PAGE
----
To properly manage your network and IT infrastructure, one needs to capture and analyze packets of information sent on the network, called SNMP Traps. These are protocol data units (PDUs) sent by various systems, agents and devices on the network using the SNMP protocol and contain information about events happening to those systems. Very often this information is critical to a network manager and it is crucial that a capable network management system (NMS) is installed and capturing this data in real-time. The key is to make sure the NMS is able to adequately translate and resolve the information contained in the traps. In order to resolve the information and then take the necessary steps of action, be they logging, initiation of notification schedules or automatic execution of scripts, the receiving system must be able to parse the information contained in packet, encoded by the SNMP protocol. There are many layers of information in the trap, called variable bindings (or varbinds), and the management system must be able to accurately identify each one of those varbinds. Each varbind contains a piece of information called an Object Identifier (OID). Each OID is actually comprised by a series of numbers, and each represents a unique object in the universe (e.g. some objects include - 184.108.40.206 (internet), and 220.127.116.11.4.1.9 (cisco systems), etc.).
In order to identify the OIDs, a successful system must employ a comprehensive ASN.1 MIB Database. It also helps to have a quality MIB Compiler built into the system so users can compile and load new ASN.1 MIBs into the system in case the network management system finds an OID that it does not understand. The compiler rips through the text, compiles the objects into fully qualified OIDs, and inserts the information and it’s dependencies into the database for use by the system later. The very best management systems have ways of automatically acquiring MIBs from online libraries and compiling them into the system, and that way the system can have automatic determination and resolution of these SNMP Traps. Of course there are very few of these systems available and they have concrete patents covering this technology (both the acquisition and the online mib libraries). This technology is called MIBAcquire.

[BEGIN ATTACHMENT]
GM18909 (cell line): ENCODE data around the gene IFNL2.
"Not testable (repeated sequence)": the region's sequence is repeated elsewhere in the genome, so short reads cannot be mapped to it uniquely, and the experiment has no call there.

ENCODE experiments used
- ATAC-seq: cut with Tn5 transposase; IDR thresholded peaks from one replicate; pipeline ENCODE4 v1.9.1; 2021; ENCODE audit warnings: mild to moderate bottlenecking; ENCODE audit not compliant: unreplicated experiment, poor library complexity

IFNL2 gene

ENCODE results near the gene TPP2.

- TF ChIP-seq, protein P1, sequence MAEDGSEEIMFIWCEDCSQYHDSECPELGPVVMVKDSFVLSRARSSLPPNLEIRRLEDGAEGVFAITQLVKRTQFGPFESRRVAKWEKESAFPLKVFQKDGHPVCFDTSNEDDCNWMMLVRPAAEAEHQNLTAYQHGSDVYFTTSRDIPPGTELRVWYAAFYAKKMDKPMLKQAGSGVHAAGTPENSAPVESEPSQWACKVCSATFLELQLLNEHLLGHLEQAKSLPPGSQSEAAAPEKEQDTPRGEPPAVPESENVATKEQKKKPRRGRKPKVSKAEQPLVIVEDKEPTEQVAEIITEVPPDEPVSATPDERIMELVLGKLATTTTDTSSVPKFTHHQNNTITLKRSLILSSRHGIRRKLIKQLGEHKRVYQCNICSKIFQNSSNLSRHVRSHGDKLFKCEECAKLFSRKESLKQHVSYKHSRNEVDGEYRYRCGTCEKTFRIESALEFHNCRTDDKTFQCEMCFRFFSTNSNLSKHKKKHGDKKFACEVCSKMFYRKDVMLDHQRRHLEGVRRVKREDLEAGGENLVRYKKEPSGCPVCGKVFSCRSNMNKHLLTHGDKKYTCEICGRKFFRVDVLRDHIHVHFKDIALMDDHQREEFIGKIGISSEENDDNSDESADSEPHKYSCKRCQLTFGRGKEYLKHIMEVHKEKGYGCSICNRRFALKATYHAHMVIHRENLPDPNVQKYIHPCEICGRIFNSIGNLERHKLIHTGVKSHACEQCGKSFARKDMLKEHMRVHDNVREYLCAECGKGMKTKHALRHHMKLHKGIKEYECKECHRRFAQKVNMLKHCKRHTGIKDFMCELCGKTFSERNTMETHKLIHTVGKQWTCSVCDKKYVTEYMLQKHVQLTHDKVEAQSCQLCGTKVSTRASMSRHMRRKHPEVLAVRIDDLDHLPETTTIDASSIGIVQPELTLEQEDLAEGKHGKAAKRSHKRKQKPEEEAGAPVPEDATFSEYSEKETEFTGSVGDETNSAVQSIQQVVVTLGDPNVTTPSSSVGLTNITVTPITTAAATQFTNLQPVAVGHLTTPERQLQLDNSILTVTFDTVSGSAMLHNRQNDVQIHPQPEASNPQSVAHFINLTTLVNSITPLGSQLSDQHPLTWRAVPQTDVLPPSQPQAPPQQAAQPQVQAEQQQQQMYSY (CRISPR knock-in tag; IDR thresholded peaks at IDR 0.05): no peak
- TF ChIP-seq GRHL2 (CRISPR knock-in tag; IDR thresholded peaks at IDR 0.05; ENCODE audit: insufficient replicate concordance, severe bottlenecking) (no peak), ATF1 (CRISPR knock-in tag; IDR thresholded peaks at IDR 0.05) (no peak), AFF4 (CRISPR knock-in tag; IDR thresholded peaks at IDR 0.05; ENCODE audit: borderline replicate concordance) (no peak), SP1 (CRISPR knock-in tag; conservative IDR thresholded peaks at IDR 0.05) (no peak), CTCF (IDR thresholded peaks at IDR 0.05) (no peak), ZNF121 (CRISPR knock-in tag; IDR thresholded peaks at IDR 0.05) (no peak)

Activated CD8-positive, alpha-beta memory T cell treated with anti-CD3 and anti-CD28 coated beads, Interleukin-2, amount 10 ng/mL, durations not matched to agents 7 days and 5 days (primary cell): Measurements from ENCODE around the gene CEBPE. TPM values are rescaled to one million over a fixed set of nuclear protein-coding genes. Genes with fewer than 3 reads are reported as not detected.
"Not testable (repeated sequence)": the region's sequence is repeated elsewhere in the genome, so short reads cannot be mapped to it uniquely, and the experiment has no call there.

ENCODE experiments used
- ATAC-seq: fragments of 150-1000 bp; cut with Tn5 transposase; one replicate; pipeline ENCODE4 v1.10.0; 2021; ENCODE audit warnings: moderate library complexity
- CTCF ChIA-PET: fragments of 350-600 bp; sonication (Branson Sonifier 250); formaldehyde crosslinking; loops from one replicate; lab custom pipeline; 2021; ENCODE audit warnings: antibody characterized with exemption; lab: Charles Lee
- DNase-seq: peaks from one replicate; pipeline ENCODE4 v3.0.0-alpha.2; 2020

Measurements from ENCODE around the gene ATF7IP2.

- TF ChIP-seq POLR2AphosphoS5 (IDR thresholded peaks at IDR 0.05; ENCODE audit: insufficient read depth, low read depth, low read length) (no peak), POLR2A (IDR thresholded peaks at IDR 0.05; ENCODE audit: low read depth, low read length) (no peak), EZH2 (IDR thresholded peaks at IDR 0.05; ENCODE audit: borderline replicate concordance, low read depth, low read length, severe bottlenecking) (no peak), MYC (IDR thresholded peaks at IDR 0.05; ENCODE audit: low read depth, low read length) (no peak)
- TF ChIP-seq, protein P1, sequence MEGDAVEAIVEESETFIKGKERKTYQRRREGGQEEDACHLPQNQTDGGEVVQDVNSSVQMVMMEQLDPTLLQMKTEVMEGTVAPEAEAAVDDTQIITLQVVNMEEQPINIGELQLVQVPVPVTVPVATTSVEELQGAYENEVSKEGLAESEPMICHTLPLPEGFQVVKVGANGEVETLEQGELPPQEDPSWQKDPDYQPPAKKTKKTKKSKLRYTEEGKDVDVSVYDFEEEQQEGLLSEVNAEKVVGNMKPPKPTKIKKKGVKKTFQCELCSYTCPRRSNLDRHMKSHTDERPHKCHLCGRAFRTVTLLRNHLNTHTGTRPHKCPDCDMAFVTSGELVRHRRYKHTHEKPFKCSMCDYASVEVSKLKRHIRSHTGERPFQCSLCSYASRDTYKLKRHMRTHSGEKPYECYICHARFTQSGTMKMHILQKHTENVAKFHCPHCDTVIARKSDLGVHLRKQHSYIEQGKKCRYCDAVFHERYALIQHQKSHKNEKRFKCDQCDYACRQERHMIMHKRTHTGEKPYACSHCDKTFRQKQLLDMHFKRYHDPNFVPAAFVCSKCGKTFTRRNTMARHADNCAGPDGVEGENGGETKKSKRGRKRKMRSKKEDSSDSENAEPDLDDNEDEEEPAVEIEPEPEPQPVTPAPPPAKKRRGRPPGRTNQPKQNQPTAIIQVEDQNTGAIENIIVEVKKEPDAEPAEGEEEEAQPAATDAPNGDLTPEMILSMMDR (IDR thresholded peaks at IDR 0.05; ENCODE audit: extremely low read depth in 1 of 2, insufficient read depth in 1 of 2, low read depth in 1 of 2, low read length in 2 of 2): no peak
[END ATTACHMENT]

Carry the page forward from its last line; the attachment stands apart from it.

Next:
It is suggested that if a company is building a management system that they license this valuable technology in order to take advantage of these valuable features. In addition to compiling and acquiring MIBs, a great SNMP trap management system can also have a configuration of trap filters. These “filters” have built-in information that allows the management system to indentify, classify, and organize the information in a pre-determined way. This in fact is almost the best way to deal with these SNMP trap PDUs, as it allows the system to perform at an optimal rate, especially in the midst of a trap flood (i.e. a huge storm of traps being sent across the network). These floods are not altogether uncommon, and the NMS should be able to handle these in a timely and secure way. Some of these systems have thousands of these filter definitions, and they can successfully analyze traps at a dizzying rate using CRC and de-duplication algorithms. Once these traps are received, and the OIDs are identified, the traps can be accurately resolved and then can be finally processed using correlation. The ideal SNMP trap solutions can determine context and then within that context look at the other possibly related events that may be happening as well.
This process, correlation, is critical to determine not only what is going on in your network right now, but also a smart system can also use this information to predict events in the future. It is this ability to determine and predict that makes these systems so valuable and will save a business money (also known as ROI).